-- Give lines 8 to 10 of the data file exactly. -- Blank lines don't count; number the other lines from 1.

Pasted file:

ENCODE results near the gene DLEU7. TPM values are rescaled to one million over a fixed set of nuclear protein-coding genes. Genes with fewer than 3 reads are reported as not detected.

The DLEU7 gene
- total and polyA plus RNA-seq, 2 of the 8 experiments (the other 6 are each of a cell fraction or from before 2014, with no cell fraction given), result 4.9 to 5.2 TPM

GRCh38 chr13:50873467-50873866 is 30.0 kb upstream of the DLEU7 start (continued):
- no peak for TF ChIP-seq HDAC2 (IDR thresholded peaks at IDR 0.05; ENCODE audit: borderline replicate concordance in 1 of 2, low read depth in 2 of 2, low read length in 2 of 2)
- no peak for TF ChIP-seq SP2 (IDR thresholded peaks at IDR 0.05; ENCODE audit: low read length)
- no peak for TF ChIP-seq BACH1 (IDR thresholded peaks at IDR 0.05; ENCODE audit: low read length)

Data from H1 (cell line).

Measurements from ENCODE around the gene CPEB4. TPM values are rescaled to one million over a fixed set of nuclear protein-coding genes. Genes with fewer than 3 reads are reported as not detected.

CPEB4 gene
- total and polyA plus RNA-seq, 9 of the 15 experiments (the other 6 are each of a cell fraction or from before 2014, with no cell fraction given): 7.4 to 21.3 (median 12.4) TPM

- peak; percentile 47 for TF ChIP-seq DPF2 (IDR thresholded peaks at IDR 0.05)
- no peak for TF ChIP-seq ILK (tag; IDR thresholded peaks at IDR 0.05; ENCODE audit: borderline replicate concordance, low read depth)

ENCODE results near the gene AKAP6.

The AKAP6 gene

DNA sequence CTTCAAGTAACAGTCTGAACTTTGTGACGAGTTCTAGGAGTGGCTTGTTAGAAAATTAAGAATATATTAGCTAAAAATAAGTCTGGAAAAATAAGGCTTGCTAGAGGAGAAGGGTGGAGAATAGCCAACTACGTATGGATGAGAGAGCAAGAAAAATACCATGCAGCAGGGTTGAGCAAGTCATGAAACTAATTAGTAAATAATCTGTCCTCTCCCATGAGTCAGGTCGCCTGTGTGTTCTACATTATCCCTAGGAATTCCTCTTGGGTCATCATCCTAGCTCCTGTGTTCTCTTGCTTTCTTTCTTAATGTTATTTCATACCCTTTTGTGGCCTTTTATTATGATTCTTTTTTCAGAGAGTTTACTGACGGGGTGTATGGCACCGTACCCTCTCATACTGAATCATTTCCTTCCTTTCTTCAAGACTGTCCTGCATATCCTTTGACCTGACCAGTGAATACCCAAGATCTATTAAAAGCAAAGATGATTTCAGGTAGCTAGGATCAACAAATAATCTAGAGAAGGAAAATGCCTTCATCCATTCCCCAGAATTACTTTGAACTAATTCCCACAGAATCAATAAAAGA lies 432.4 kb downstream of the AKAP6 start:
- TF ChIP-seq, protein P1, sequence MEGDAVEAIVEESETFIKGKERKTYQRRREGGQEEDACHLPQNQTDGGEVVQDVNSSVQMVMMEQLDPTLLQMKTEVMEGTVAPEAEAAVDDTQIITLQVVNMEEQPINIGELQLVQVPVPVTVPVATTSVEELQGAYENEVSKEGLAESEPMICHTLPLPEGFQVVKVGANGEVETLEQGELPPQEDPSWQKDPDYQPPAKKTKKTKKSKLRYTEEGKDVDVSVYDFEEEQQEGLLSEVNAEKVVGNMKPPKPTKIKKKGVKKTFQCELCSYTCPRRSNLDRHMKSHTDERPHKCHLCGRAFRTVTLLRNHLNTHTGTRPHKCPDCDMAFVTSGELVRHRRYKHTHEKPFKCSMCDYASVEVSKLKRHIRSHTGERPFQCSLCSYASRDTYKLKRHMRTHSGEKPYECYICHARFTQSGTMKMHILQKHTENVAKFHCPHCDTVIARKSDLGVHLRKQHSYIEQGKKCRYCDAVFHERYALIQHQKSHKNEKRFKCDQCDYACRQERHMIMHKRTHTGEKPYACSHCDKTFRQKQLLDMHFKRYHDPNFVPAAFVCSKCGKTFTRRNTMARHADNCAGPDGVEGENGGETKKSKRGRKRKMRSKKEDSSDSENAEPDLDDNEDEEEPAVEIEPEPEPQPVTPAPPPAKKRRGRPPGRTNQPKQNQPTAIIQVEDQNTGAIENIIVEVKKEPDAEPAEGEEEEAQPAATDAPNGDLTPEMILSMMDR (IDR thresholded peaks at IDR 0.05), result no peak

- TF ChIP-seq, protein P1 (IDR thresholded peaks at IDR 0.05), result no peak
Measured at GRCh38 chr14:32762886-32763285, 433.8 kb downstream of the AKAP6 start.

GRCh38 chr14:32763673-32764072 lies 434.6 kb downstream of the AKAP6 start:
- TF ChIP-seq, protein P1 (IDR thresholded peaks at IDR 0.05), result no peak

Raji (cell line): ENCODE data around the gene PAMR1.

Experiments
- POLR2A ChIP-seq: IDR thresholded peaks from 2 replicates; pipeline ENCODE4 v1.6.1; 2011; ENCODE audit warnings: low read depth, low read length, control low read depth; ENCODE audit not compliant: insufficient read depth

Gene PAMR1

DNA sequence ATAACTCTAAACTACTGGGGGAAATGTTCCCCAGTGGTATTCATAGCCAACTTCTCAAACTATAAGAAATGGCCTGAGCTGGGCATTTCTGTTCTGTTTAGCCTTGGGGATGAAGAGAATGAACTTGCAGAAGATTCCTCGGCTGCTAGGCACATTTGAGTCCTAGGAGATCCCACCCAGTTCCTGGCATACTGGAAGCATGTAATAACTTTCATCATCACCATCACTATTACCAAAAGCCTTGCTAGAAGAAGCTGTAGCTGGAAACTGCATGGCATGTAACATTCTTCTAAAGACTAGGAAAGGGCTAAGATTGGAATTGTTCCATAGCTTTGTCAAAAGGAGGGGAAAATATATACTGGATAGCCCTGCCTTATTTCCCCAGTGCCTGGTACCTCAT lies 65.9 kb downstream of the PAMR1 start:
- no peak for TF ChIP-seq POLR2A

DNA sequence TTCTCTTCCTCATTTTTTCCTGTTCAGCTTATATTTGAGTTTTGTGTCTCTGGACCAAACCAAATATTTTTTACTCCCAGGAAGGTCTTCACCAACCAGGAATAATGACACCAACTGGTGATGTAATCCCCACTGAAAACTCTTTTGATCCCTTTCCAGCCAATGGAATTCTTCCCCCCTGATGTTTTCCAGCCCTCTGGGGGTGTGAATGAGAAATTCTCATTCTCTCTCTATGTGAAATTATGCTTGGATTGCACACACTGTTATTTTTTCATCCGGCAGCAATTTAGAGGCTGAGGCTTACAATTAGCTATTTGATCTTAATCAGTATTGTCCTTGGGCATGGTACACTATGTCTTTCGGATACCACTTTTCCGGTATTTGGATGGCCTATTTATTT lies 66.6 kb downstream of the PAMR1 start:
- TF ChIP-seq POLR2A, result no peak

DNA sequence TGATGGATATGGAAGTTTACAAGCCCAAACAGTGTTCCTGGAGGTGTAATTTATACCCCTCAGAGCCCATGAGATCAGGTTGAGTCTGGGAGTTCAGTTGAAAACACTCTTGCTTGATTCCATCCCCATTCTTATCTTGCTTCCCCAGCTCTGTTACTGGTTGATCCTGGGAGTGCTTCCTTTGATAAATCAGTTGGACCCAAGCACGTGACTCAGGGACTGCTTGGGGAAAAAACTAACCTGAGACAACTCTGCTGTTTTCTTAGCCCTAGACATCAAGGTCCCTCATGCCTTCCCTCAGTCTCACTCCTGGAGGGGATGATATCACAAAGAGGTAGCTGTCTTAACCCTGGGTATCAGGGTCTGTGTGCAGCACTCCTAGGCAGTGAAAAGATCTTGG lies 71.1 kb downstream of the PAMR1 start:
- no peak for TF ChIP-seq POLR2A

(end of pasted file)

Data from H1 (cell line).

Measurements from ENCODE around the gene CPEB4. TPM values are rescaled to one million over a fixed set of nuclear protein-coding genes. Genes with fewer than 3 reads are reported as not detected.

CPEB4 gene